This fitness guru shares her secrets to self-care and dancing through life.
– KEYS SOULCARE
Choreographer and dance instructor Cassandra Nuamah is a living testament to the fact that you can spread so much good by doing what you love. Anyone lucky enough to have taken one of her or mother’s Kukuwa Dance classes (or travelled alongside them during one of their Africa With Us Foundation trips) already knows: Nuamah’s clear sense of self — and her own self-love journey — is something remarkable.
Ready for some life inspo? We chatted with Nuamah about what keeps her moving forward, in dance and life.
How do you describe yourself and what you do?
I’m a master trainer for Kukuwa African dance workout, a business that was founded by my mother, Kukuwa Nuamah. In general, it has three components: dance and fitness, African travel, and community service. I help people discover their best selves through those three avenues.
Can you break down what Kukuwa is — and feels like — to teach?
Kukuwa is a mood-boosting, freeing experience: [like] traveling through Africa without your passport, [but] through music and modern and traditional African dance. “Kukuwa” literally means “to grow” in Swahili, so Kukuwa Fitness is “to grow fit,” African-style.
As a teacher, I feel honored to spread positive vibes and energy. The joy and happiness filling people have after they’ve finished a class is so rewarding… especially if they felt [like] they couldn’t do it before or weren’t feeling motivated.
What about your mom inspires you?
My mom is a legend. I don’t know if that’s the right word, but she is. ‘Cause I don’t know any African woman over the age of 60 that has done what she’s done or does what she does. She had me after breaking her water while teaching dance, and she’s continued to defy all stereotypes. Where we’re from [Ghana, West Africa], if you’re not going to be a doctor, a lawyer, an accountant, or any of the more traditional professions, then it’s seen as a joke. I remember growing up, seeing people literally laugh at her, and seeing my dad not really want to say what she [did for a living]. All kinds of people just really didn’t believe in her, and she did it anyway.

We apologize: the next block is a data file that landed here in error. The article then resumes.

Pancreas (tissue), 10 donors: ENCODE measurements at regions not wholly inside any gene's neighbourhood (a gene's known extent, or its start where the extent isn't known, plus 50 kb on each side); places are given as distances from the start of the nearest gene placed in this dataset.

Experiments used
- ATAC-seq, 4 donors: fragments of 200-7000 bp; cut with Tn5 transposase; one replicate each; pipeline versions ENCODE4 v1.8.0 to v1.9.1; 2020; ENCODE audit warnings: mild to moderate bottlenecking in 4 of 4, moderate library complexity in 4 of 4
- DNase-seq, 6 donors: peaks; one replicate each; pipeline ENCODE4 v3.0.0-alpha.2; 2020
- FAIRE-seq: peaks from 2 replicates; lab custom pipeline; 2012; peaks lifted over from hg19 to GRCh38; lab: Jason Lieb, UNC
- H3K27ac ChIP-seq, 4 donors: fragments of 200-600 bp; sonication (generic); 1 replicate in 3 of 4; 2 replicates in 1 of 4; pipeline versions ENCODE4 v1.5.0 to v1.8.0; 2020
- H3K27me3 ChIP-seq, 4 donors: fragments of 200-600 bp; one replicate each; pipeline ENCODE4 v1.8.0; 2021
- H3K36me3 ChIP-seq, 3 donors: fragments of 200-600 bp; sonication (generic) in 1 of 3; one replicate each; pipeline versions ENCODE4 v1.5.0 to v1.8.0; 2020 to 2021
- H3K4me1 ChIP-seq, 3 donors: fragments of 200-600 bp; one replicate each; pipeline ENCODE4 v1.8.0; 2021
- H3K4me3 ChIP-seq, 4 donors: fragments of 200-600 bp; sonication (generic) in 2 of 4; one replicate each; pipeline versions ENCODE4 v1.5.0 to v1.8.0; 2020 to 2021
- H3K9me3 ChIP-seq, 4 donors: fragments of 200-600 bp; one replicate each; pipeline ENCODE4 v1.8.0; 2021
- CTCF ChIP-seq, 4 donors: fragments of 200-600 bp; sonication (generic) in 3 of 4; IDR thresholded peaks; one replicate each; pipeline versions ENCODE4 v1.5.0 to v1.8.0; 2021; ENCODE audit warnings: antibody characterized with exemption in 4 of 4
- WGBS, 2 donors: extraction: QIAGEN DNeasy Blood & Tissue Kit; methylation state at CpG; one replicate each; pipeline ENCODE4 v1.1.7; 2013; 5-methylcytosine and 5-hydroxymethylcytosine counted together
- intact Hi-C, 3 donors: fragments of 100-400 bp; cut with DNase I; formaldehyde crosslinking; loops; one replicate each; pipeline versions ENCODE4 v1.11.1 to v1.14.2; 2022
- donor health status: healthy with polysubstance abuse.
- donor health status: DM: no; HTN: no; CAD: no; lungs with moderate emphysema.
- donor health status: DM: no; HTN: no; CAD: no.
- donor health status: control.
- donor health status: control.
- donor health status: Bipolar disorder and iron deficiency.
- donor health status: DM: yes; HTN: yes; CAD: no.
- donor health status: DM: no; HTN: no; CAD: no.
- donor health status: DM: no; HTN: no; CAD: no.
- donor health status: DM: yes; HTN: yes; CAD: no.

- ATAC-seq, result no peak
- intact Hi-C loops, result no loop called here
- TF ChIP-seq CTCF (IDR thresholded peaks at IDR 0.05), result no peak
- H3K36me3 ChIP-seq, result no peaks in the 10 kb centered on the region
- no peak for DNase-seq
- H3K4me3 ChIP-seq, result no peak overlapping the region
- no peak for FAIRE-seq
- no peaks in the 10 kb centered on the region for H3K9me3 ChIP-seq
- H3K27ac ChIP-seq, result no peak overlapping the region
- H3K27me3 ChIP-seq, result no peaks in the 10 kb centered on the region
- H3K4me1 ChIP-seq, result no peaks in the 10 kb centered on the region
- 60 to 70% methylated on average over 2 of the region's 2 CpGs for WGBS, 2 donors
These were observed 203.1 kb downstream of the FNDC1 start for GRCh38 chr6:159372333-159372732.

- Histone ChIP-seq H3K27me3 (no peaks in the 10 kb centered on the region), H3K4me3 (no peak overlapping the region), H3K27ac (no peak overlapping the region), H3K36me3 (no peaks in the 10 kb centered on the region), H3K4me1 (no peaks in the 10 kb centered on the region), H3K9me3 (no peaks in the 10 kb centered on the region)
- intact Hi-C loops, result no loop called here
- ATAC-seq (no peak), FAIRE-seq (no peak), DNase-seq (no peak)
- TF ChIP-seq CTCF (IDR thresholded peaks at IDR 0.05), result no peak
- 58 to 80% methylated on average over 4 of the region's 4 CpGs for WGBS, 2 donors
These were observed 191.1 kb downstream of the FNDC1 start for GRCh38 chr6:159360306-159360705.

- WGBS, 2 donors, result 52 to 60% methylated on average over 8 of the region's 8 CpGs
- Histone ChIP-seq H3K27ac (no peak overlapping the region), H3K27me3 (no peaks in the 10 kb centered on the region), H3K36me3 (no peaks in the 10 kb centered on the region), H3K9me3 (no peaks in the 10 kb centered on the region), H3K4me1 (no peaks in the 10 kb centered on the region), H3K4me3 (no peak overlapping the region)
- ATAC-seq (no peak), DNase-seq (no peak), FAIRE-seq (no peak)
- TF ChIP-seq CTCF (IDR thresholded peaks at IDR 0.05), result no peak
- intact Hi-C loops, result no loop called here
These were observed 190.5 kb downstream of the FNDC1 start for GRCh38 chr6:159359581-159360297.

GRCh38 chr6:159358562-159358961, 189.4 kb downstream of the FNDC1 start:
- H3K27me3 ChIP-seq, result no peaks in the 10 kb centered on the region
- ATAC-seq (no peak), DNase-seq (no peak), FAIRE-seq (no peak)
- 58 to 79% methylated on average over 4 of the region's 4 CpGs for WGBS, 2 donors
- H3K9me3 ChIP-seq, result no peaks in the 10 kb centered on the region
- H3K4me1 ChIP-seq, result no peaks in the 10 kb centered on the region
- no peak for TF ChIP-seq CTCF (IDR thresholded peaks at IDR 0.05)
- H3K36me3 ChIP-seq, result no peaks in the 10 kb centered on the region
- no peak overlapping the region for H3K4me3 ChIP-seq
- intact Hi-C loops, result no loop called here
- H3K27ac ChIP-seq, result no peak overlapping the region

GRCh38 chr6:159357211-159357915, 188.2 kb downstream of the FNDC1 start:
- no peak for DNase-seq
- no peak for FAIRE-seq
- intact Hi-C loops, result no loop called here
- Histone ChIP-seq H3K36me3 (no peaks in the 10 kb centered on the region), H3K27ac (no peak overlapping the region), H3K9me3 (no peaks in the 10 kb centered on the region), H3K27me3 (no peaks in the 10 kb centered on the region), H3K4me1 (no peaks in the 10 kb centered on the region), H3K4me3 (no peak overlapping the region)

How did that inform the way you chose to move through the world?
It informs how I approach life. I don’t approach life from a standpoint of, “I’m too old or too young to do what I really want to do.” I approach it from a perspective of energy, positivity, and what my heart desires — what makes my soul smile. My mom basically put that into us from [a young age] that no matter how old you are and no matter what your status is, whether it’s financial or economical, you can do what you want to do.
What do you love about your own body?
Right now, I love the skin that I’m in — metaphorically and literally. It’s one of the things that I struggled with so much when I was younger. People would just say, “You’re so dark. Why are you so black?” Or simply remembered [me] as, “Oh, the dark one.”
Something that really touched me recently was to learn that a group of girls — maybe a summer camp or something — was watching some of our YouTube videos and were like, “I want to be like her! I don’t see anybody like her.” When I was younger, I didn’t really see other representations of me. So the thing that I struggled with so much then is the thing that I love about myself now. It makes me so proud.
You teach women of all ages, all around the world. How does who you are enable you to connect to all of them?
I’m not small. I’m not big. I’m just right for me. I have been a lot bigger in the past. I’ve been a lot smaller. I’ve had DD’s, I’ve had AA’s, a flat stomach, and back rolls. I’ve learned that I’m still me, and that they’re all beautiful. I think people feel that no matter what state they’re in, they’re beautiful as long as they accept it.
How has your idea of self-care evolved?
It’s evolved by my actually paying attention to what it means to take care of myself. Just simple things like taking a vacation, taking a walk, going to the beach — things that don’t necessarily involve work or somebody else, [but] are just my own happy place. In the past, I didn’t carve out as much time to do that. Now [I treat it like] it’s a meeting. Like, “I can’t do that because I have to get a massage” or “I have to get in a little karaoke time.”
It’s not selfish; it’s actually necessary. And it’s a revolutionary thing. Self-care is totally revolutionary.
Yes! Every now and then, I’ll go online with it, and say, “I’m having my karaoke time. I’m just going to share with you guys, whoever wants to join.” All you need is a toothbrush… or a good spoon.
What would you say to someone that’s exploring dance expression for the first time?
In African dance — and Kukuwa, specifically — every move tells a story. And with each movement, and you moving your body, it’s your own story. So, nothing is incorrect. It’s never Star Search. And it’s always a good time. Because you always know your story.
How can you honor your story through movement, ritual, or self-expression today?